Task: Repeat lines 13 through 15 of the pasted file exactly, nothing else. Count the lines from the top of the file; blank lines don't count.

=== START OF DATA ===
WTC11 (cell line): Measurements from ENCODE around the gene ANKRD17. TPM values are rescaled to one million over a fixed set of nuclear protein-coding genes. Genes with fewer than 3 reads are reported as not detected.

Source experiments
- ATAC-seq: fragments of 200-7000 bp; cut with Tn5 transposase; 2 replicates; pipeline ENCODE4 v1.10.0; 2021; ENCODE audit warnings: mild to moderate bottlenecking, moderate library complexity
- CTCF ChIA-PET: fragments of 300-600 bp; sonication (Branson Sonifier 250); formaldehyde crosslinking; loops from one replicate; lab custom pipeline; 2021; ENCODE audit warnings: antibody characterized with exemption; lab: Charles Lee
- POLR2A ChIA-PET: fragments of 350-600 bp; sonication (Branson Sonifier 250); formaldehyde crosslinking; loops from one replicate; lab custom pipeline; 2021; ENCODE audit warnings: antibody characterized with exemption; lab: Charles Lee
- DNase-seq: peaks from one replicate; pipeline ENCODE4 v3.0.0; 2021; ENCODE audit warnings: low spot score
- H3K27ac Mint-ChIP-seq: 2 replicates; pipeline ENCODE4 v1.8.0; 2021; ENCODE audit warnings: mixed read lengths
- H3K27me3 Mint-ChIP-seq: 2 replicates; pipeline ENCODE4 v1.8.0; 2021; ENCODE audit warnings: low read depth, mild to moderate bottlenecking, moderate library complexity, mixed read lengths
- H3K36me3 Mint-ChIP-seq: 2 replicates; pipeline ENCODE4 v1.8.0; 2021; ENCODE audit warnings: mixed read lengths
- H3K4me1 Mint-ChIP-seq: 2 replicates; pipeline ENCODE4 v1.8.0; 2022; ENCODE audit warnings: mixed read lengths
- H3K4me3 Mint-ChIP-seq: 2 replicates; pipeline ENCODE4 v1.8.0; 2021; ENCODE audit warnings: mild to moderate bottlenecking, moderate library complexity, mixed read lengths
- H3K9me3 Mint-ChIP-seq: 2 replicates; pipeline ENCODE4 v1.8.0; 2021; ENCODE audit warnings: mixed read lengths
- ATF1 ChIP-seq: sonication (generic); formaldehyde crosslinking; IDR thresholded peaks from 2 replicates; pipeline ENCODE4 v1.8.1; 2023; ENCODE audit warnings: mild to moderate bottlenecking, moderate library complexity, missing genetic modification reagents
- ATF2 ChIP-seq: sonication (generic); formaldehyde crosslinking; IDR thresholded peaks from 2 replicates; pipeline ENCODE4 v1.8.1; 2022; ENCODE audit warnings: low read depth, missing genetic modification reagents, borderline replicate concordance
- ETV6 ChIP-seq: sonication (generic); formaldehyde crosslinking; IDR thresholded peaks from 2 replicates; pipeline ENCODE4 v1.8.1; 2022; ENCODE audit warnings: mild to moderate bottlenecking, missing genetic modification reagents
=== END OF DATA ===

- ATF1 ChIP-seq: sonication (generic); formaldehyde crosslinking; IDR thresholded peaks from 2 replicates; pipeline ENCODE4 v1.8.1; 2023; ENCODE audit warnings: mild to moderate bottlenecking, moderate library complexity, missing genetic modification reagents
- ATF2 ChIP-seq: sonication (generic); formaldehyde crosslinking; IDR thresholded peaks from 2 replicates; pipeline ENCODE4 v1.8.1; 2022; ENCODE audit warnings: low read depth, missing genetic modification reagents, borderline replicate concordance
- ETV6 ChIP-seq: sonication (generic); formaldehyde crosslinking; IDR thresholded peaks from 2 replicates; pipeline ENCODE4 v1.8.1; 2022; ENCODE audit warnings: mild to moderate bottlenecking, missing genetic modification reagents